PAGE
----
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Messages - pnoboy

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Perfect. Thanks.

Is it particularly flexible? If I'm not mistaken, those glue sticks are kinda rubbery. Is that the consistency after it's cured?

One has to be careful when specifying adhesive.  For example, epoxy can be extremely strong, but bonds poorly to many plastics, and needs a somewhat rough surface for best strength.  Many epoxies are rigid when cured and will readily peel off flexible materials.  There are many types of hot-glue sticks available, but most consumer stores will sell very few.  Just FYI, 3M makes a large array of hot-melt adhesives.  Check out

The Fender Rhodes Electric Piano / Re: Tone Bar Cleaning
« on: November 25, 2018, 10:50:06 AM »
Your tonebars can be sent to a plater for yellow chromate.  Also, check out this youbute video.

Mellow tone comes from the type of hammer tips used, EQ, and setup. The tone (voicing) can be altered with set up, so it is adjustable to a point by the user without spending any money. Does the MKII have wooden or all plastic keys? I personally would stay away from the all plastic keys.

I agree with Steveo's analysis.  Hammer tips have a huge and under-appreciated effect on tone, as do the amp, the speaker(s), and the speaker cabinet.

Parts, Service, Maintenance & Repairs / Re: Bent tines?
« on: October 27, 2018, 06:34:06 AM »
I agree--bent tines are very unlikely.  However, near the center of your picture you can see 2 tines that are not well aligned with their pickups.  However, you can also see a gap between the pickups.  If you loosen the pickups and move them so as to close the gap, I think the poor alignment will mostly disappear.

The Fender Rhodes Electric Piano / Re: Is this mould on my keys?
« on: October 24, 2018, 06:41:00 AM »
Chlorine bleach is the standard method for mold and mildew removal.  Scrubbing it on with a toothbrush for about a minute, then wiping the key down with a micro-fiber cloth should work.  The darkened areas could be water stains, I suppose.  If so, and bleach doesn't work, oxalic acid is the go-to product.  I think you are being wise in not letting water sit on the keys for very long.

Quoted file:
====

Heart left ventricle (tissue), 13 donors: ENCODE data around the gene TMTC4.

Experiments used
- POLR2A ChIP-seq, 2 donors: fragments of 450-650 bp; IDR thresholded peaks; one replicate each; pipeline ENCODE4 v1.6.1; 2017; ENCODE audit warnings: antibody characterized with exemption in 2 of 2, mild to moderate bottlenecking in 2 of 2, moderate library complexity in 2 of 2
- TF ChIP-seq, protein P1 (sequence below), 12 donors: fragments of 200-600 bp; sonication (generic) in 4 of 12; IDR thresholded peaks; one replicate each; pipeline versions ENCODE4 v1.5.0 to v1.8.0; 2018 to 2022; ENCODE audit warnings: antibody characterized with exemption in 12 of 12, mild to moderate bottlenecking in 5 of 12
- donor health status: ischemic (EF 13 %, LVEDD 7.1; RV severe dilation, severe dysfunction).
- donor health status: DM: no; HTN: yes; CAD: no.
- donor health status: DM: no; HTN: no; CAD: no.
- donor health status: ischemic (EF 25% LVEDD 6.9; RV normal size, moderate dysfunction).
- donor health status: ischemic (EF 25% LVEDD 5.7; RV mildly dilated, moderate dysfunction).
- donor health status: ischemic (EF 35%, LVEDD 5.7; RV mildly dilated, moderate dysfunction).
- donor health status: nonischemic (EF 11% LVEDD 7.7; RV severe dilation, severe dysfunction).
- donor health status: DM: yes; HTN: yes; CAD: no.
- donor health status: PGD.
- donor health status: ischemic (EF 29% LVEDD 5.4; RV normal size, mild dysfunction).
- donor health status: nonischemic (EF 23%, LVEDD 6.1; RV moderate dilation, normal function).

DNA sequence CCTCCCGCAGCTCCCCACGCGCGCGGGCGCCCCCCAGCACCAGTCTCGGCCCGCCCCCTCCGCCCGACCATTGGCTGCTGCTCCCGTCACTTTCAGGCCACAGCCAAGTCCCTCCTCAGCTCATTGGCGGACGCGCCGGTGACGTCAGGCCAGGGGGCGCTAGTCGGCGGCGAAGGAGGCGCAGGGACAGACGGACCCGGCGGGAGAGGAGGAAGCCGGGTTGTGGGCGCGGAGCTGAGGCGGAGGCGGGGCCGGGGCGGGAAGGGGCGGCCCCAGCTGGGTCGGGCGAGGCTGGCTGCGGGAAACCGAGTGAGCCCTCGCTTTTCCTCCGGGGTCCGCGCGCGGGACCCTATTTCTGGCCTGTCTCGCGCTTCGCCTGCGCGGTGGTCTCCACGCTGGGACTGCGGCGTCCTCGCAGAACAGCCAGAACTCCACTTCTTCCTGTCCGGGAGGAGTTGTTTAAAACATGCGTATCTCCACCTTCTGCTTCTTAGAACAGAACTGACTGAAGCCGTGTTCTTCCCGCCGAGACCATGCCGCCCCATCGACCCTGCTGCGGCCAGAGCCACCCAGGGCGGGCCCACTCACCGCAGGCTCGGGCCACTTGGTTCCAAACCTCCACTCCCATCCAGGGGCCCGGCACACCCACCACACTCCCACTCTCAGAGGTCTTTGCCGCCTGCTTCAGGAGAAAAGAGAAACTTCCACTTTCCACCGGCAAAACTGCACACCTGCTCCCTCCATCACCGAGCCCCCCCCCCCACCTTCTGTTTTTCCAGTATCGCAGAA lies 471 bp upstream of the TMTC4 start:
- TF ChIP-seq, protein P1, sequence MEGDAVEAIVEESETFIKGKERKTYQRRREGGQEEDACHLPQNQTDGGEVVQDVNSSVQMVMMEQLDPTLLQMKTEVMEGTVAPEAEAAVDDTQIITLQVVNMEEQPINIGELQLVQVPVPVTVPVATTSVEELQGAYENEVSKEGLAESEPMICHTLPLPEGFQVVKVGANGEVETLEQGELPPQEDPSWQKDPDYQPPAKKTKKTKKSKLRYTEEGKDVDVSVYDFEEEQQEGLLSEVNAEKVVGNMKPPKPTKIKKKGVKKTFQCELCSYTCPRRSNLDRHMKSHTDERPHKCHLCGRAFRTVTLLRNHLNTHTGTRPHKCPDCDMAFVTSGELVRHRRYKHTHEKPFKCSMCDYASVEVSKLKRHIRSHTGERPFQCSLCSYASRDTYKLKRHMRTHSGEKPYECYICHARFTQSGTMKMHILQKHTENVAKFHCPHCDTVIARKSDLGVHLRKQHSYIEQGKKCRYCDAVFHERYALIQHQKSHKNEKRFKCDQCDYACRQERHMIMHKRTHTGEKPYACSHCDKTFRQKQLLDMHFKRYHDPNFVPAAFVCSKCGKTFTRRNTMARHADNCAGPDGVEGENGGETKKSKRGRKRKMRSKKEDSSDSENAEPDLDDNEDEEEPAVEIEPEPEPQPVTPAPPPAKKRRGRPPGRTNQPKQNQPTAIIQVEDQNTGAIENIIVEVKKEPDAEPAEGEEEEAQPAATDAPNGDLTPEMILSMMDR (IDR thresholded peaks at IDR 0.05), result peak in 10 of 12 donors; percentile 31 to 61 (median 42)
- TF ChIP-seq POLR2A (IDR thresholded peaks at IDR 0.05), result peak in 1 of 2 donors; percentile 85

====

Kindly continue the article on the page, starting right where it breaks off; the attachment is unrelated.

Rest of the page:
The Fender Rhodes Electric Piano / Re: Possibly Modded Rhodes?
« on: October 14, 2018, 10:53:16 AM »
Yes, pictures--from the back of the name rail, to show the wiring of the jacks, and also at the rear left of the piano, where the cable from the name rail plugs into the harp.  Without them no one can help you.

ABS plastic does not have complete resistance to alcohols.  Acetone will severely attack it.  I wouldn't soak my hammers in alcohol.  Soaking the felt in alcohol for just as long as it takes to come loose from the hammer is probably OK.  Proceed with caution.

The Fender Rhodes Electric Piano / Re: Is this mould on my keys?
« on: October 08, 2018, 05:56:39 PM »
I've had good results cleaning Tolex by using a plastic-bristled scrub brush and a spray cleaner like Method.  Spray, scrub, wipe, rinse, dry.  It worked like a charm for me.

I agree.  If the tine-to-pickup spacing is set accurately and consistently, and the speaker system is one that works well with a Rhodes, then a slight bass rolloff and a small notch filter of maybe 2 dB set somewhere between 100 and 200 Hz depending on the amp and speakers, should do the trick.  I have owned 3 Rhodes pianos over the years, and all were dead quiet.  Whenever I encountered noise problems it was always a deficiency in the amp and not the Rhodes itself.  Some guitar amps are poorly designed, or much more commonly, reasonably well designed, but with cheap components.  The biggest problem is often the carbon-composition resistors, which are the noisiest resistors around, and yet very common in many guitar amps.

Parts, Service, Maintenance & Repairs / Re: Loose hammers
« on: September 03, 2018, 12:07:51 PM »
Look at the plastic pins that are part of the hammer, and look at the holes in the hammer combs into which the hammer pins snap.  It's go to be one or the other, or perhaps both.


Yes, you have described exactly what to do, and also the difficulty of running the test.  I did a somewhat similar test myself, though I I can't claim it proved too much, because my ears were the only judge, and it was not even single-blind, let alone double blind.  In any case, noticing that the stage piano output is loaded by the 10 k volume pot, and noticing that the sound of the stage piano is quite different when taken directly from the harp, I made the following test.